The Last of Us: Left Behind DLC Review (PS3)
Left Behind is the first-ever story-based add-on downloadable content Naughty Dog has ever created, but because of the significant lasting impact The Last of Us had on the video game community, it also may be the single most-anticipated piece of downloadable content ever. With such high expectations, it’s going to be difficult for even talent at Naughty Dog to expand upon a story told so well and so complete, in a meaningful way. It’s been half a year in the making, but Left Behind is here and ready to make you laugh, cry, and shit your pants.
Warning: Contains spoilers of the main story in The Last of Us as well as some very minor spoilers related to the locations and combat in Left Behind. If you haven’t played The Last of Us yet, please do so before reading.
The Last of Us may have featured two strong main protagonists in Joel and Ellie, but clearly Joel’s history and psyche are explored more thoroughly than Ellie’s in order to better express the bleakness of the post-pandemic world. Joel’s been made a killer against his own will, and even though Ellie is eventually, too, her innocence is used to drive the relationship building between the two and adds some variety and hope in a world so cold. But there really is a lot of complexity to Ellie’s character, and Left Behind gives us a window into her past and some of the challenges she faced long before her and Joel’s journey ever began.
Left Behind actually is two storyline arches featuring Ellie that, even though they are set at different times, are played in alternating chunks over a roughly two-hour span—more if you take your time, explore, and listen to all of the dialogue and character interaction. Two hours isn’t a long time, so it’s really a testament to Naughty Dog’s ability to develop relationships between not only characters, but with the player, too. It’s a bit more rushed, given the time restraints, but the bond between Ellie and her friend Riley is strong, warm, and comforting to witness in world, again, that anyone who has played the game understands to be so awful.
The main focus of Left Behind is the story of Ellie and her closest friend Riley, whom had recently disappeared after a spat between the two, returning a newly-initiated Firefly who has received the command to pack up and head off to report to another city. Before Riley breaks the shattering news to Ellie that she’s to leave Boston, they spend the day—just like two real teen girls would—at the mall. Their genuinely childish behavior is so beautiful in a world so ugly, acting as a set piece much like that blissful few moments toward the end of the main game where Joel and Ellie encounter the giraffes. It reiterates that even though things can be so bleak, there is much to keep fighting for.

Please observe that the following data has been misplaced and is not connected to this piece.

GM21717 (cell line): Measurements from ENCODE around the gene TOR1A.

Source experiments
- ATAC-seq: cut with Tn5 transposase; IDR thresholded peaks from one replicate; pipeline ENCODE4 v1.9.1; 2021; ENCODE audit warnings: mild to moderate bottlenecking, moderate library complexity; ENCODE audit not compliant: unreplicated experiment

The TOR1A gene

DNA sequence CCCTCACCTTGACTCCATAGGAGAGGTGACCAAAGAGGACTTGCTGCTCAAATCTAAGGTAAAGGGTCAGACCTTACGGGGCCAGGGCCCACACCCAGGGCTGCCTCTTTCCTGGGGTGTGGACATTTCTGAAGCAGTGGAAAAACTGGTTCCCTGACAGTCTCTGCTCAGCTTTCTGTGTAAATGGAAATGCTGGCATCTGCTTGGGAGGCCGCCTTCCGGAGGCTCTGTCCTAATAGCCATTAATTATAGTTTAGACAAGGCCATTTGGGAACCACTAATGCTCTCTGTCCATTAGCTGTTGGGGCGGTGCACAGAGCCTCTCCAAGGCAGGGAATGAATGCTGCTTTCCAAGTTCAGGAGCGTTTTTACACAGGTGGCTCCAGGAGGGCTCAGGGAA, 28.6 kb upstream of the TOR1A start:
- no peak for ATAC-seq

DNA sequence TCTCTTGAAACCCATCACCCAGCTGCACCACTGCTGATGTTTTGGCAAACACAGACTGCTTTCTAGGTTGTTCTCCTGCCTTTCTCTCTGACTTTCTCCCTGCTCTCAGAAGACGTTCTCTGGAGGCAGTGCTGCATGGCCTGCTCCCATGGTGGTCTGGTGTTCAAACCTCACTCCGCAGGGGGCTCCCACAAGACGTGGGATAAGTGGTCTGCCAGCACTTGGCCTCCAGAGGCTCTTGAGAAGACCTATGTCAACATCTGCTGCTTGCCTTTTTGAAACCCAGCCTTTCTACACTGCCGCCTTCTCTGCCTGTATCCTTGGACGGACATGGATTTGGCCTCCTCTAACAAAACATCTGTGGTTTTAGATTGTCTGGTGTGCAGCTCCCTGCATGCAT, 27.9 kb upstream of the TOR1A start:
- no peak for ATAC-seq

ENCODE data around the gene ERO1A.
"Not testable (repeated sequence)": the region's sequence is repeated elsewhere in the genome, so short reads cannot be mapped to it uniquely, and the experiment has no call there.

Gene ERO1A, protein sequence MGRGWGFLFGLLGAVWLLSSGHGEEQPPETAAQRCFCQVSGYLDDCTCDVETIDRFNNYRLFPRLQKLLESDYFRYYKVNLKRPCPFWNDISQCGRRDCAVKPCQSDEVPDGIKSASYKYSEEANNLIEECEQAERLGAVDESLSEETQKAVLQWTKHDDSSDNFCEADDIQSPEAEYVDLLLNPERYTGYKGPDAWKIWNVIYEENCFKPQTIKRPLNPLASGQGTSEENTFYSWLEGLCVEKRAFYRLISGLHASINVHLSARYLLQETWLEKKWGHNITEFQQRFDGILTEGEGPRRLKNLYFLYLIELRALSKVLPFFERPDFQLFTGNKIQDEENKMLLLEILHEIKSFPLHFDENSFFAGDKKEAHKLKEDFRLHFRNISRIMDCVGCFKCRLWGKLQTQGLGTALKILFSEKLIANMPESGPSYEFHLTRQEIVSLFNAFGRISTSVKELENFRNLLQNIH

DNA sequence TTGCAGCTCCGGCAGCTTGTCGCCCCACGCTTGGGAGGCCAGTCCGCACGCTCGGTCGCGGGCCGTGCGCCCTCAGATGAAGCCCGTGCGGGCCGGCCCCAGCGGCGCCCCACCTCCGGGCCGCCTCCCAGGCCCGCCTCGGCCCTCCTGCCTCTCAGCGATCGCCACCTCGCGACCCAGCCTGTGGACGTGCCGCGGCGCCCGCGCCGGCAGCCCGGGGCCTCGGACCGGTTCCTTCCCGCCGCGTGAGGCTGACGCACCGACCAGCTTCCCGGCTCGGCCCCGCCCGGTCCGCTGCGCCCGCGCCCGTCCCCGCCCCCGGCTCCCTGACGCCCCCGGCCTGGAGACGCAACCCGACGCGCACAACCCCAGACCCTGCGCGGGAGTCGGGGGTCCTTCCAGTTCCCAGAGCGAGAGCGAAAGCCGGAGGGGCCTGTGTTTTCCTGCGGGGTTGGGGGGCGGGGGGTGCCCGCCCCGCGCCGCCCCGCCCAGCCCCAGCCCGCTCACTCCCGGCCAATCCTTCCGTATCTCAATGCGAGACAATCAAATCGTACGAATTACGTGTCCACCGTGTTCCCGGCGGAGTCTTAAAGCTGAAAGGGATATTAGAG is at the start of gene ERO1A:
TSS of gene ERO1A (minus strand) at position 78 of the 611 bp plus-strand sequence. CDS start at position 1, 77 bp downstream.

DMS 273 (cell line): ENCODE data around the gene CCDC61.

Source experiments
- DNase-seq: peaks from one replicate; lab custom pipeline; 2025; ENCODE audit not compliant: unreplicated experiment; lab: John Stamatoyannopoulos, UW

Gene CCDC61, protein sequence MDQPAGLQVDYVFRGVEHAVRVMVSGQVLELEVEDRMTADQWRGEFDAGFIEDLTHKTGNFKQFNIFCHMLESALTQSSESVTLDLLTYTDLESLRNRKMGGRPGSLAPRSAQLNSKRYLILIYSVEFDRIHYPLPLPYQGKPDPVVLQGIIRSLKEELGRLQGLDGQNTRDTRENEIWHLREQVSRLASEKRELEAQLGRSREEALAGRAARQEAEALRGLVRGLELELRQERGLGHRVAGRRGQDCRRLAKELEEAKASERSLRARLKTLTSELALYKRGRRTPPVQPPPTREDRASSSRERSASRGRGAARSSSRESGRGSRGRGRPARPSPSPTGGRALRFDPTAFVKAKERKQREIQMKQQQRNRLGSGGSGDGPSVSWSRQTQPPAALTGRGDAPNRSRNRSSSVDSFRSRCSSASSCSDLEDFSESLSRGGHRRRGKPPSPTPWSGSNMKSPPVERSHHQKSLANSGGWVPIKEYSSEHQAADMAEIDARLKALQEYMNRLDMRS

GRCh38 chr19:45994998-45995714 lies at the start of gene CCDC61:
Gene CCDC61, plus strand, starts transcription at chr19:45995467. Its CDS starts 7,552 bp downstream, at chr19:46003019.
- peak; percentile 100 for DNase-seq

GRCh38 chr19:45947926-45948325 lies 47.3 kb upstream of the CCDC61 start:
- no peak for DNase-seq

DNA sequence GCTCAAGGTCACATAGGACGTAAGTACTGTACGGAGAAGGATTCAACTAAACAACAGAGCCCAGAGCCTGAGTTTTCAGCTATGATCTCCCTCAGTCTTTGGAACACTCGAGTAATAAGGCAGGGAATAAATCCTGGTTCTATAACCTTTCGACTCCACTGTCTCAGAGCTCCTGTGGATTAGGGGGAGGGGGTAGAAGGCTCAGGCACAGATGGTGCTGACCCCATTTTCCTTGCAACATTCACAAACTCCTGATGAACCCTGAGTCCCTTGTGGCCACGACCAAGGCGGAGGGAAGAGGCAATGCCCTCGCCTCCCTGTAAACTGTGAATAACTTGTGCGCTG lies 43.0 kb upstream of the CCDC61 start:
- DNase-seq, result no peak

During the Riley segments of Left Behind, instead of presenting the young duo with challenges and combat, they’re left to enjoy the serenity at play, cracking jokes, imagining playing arcade games, throwing bricks, and trying on costumes. This break from stress allows their relationship to blossom and connect with the player. The constant tension you may remember from the main story, in fact, stays within the main story in an untold segment that finds Ellie, again at the mall, searching for medicine for an injured Joel during the Winter sequence before she comes across David and his crew. This side of Left Behind is in complete contrast to Riley and Ellie’s story that’s interweaved to create some of the best-told story DLC yet.
In Ellie’s mission to find some medication for Joel’s near fatal wounds, she faces much adversity in both Hunters and Infected, separately and all at once, to create new combat situations that must be approached with strategy and caution. Here, her supplies and ammo are so scarce—more so than in the main game—Ellie has to be even more savvy and skilled than ever before. Fortunately for her, she can use the Infected themselves as weapons to take down hunters by tossing a well-placed bottle nearby that alerts Clickers to their presence. Of course, then Ellie must deal with whomever or whatever is left standing after. Despite how well done these moments are, in only two hours of gameplay with only half of that focusing on combat, it’s more of a tease than anything else—it’s just a taste that leaves you wanting more. Wanting more of something, that you’re never going to get, because Naughty Dog is done with story-focused downloadable content for The Last of Us.
Left Behind is worth the wait, worth every penny you spend on it, and worth the two-hour plus investment of time you put into playing it. It’s even worth playing The Last of Us in its entirety again before loading up Left Behind for the first time so you can get the most out of the atmosphere, gameplay, and connection to these deep characters. The biggest problem with Left Behind is the brevity of it. Although Naughty Dog was successful in getting the player to connect with Riley and Ellie in a manner similar to that of Joel and Ellie, or even Tess, one can’t help but imagine how much better the delivery and wholeness of it could have been if only more development time and attention could have went into it. But alas, this isn’t Left Behind’s fault, nor is it Naughty Dog’s, it is a circumstance of downloadable content and the $14.99 price tag attached to it. Having said that, I myself couldn’t wait for The Last of Us story to be expanded upon or continued, and even after enjoying Left Behind so thoroughly, I’m more convinced than I ever have been that maybe The Last of Us was so special, so perfect, that no additional story needed to be told. I even am left wondering if a sequel to The Last of Us is the right move. But if anyone can do it, Naughty Dog can.